The Barcelona-based Centre for Genomic Regulation (CRG) signed an agreement with Yuri, a commercial space biotech company in Germany, to study microgravity in space and its impact on human health, cells, and plant biology.

“In microgravity, certain biological processes can be accelerated, leading to the rapid maturation of organisms. This can be useful in many different life science fields, for example agriculture and food production research, as well as for drug discovery and treatment of various diseases,” explains Daniela Bezdan, PhD, Yuri’s CSO.

Pictured left to right: Patrick Schweizer and Daniela Bezdan from Yuri, and Luis Serrano and Roderic Guigó from the CRG. [Centre for Genomic Regulation]
The collaboration will initially focus on the potential of bacteria to survive and thrive in space environments. Eventually, the researchers expect to leverage the extreme conditions in space to create new strains of “space bacteria,” a process that could lead to the creation of materials and products with industrial applications ranging from new sources of energy to food production.

The collaboration will begin by analyzing strains of space bacteria that have been sourced from the International Space Station, with the samples expected to return for analysis to Barcelona on April 15.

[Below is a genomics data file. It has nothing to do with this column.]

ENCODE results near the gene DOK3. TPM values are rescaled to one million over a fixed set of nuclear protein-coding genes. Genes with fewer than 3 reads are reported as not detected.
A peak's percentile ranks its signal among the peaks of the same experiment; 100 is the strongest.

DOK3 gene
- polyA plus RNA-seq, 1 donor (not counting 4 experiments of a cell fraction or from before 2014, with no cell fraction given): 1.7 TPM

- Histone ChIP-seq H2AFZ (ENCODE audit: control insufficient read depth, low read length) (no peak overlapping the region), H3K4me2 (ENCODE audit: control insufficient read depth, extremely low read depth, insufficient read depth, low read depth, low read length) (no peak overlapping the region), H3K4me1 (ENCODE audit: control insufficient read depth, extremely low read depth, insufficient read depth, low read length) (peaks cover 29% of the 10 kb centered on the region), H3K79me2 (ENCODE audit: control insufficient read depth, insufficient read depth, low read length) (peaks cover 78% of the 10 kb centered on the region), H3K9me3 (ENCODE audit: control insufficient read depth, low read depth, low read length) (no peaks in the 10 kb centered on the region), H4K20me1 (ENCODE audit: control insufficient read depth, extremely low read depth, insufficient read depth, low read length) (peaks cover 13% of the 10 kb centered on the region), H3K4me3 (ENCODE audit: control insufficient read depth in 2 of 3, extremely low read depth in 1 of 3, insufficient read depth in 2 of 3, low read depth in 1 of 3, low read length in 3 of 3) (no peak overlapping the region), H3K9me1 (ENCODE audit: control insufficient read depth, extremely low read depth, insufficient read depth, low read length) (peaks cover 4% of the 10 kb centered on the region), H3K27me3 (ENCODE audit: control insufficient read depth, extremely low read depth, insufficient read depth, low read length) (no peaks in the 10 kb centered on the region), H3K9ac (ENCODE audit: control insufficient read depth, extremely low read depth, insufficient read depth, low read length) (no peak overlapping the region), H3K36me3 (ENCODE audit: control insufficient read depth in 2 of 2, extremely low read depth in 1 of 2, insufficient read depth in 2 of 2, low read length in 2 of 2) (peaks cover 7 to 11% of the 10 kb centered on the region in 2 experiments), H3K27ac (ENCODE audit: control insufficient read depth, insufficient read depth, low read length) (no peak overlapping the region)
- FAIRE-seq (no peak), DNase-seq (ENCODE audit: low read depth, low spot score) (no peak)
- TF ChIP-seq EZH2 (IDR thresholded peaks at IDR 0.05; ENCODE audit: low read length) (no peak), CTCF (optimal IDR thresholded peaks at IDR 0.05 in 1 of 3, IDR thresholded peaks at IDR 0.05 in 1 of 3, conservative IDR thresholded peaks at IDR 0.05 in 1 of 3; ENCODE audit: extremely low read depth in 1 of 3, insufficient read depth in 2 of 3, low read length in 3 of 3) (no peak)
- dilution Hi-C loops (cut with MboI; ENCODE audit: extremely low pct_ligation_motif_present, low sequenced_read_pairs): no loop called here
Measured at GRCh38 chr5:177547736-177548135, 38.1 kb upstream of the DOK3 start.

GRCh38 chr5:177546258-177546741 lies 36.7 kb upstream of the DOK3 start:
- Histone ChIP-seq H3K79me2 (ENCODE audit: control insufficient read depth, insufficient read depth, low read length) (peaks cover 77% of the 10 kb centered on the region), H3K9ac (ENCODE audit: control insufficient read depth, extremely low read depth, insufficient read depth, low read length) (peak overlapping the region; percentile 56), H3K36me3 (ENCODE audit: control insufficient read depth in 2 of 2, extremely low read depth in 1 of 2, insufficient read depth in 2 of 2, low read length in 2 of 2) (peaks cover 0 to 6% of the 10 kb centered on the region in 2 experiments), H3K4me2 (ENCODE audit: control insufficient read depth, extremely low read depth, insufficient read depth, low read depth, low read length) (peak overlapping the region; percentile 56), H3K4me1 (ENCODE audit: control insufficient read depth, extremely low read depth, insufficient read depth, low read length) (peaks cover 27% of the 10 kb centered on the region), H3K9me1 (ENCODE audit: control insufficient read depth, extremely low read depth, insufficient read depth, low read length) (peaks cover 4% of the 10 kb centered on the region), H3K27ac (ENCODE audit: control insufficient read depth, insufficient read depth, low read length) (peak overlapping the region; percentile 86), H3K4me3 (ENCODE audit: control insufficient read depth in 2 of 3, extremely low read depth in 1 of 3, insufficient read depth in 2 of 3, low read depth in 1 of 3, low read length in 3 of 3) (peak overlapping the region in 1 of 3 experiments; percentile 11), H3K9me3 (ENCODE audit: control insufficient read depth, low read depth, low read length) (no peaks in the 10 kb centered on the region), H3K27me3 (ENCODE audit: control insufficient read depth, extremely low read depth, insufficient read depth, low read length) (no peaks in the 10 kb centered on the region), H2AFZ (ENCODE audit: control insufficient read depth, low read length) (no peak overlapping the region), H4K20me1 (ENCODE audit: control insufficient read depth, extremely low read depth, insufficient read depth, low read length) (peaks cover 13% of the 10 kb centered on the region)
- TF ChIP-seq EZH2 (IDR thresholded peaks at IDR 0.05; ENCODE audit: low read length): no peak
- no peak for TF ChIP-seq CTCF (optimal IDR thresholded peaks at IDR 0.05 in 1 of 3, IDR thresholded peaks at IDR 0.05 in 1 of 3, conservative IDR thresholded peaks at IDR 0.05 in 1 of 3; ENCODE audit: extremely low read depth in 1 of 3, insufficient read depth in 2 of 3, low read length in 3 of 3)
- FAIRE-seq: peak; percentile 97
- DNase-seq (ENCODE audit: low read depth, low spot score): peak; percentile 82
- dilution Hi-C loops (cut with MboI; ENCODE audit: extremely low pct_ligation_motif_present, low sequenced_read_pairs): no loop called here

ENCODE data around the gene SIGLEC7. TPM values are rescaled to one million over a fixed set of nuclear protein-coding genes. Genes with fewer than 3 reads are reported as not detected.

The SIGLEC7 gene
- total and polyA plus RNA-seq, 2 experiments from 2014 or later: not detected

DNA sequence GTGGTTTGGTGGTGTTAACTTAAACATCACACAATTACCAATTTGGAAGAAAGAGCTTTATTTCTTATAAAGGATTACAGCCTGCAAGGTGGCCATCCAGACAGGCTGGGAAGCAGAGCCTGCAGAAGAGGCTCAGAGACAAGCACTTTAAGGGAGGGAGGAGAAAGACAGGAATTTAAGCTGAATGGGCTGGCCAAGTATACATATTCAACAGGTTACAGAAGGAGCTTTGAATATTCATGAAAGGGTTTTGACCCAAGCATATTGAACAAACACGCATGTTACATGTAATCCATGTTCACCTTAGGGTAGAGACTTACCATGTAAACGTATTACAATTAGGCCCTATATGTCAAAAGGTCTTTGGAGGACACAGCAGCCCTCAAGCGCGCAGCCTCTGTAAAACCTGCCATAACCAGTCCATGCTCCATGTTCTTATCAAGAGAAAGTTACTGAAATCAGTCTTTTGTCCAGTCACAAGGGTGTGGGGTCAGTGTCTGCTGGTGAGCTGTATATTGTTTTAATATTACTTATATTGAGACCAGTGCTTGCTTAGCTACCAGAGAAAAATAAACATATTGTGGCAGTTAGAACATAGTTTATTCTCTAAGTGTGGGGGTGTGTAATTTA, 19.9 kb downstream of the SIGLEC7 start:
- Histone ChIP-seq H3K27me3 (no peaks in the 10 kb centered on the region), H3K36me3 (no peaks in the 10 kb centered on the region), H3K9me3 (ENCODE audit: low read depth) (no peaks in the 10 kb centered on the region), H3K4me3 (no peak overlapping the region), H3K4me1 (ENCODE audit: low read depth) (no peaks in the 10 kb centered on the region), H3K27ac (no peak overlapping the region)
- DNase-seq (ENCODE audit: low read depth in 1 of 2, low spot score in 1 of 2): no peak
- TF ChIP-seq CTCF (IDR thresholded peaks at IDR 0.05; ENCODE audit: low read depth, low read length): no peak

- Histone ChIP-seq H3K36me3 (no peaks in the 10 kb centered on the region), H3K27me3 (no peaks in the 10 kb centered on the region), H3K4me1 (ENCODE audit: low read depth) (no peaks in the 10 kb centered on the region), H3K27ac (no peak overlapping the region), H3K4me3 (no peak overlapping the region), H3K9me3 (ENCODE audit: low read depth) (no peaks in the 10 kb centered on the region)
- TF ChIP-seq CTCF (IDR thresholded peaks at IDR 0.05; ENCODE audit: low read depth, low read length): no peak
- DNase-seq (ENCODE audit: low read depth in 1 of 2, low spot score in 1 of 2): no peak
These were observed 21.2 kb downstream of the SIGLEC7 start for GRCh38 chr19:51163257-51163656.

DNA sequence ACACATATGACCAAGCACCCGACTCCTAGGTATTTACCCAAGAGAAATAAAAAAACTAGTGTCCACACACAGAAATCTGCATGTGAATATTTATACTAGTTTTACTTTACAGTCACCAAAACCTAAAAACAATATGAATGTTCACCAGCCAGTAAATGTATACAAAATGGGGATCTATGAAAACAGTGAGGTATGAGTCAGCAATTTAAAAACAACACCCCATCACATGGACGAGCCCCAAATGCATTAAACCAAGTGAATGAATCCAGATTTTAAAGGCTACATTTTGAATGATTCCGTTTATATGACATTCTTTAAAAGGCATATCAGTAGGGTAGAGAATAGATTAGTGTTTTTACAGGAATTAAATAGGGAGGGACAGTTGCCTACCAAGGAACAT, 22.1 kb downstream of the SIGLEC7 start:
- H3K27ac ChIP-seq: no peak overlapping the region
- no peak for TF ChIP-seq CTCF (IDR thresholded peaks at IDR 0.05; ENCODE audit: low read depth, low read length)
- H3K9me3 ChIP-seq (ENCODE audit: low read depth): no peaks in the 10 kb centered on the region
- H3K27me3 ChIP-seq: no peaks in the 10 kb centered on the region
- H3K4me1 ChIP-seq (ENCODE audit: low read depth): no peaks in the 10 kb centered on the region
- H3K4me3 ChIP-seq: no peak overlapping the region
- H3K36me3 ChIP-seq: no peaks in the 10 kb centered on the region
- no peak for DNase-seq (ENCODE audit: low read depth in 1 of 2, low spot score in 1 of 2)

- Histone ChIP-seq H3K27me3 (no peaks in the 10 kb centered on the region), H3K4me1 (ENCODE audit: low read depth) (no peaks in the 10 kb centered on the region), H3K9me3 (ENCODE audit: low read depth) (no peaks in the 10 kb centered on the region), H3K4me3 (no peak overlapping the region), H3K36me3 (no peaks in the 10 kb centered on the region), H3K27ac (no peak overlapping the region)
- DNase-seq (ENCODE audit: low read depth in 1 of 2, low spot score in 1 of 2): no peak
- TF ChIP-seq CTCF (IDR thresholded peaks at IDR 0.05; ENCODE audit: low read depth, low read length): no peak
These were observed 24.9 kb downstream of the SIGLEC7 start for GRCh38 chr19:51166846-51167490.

One small step for space biology, one giant leap for the CRG

The projects will be guided by Bezdan, and Yuri researchers will join the research team of Roderic Guigó, PhD, at the CRG. Guigó is group leader in the computational biology and health genomics research program.

“With the launch of its nanosatellite program, Catalonia is already emerging as a new player in the space economy,” notes Guigó. “This collaboration will help partner our growing local expertise with ambitious global innovators with the objective of comprehensively understanding how extreme environments shape biology at the fundamental level. The long-term success of humanity may depend on it.”

The collaboration is part of a wider trend of researchers using microgravity environments to learn more about the way the world around us works for the benefit of life on Earth. Microgravity experiments have already led to important advances in many other fields such as material sciences through the creation of metals with unique mechanical and chemical properties for use in catalysts or turbine blades in jet engines.

“This commercial agreement is one small step for space biology but one giant leap for the Centre for Genomic Regulation,” notes Luis Serrano, director of the CRG. “Open, affordable access to experiments in low-orbit space offers are ushering in an exciting new era of research in space, and Barcelona will play a role in that.”

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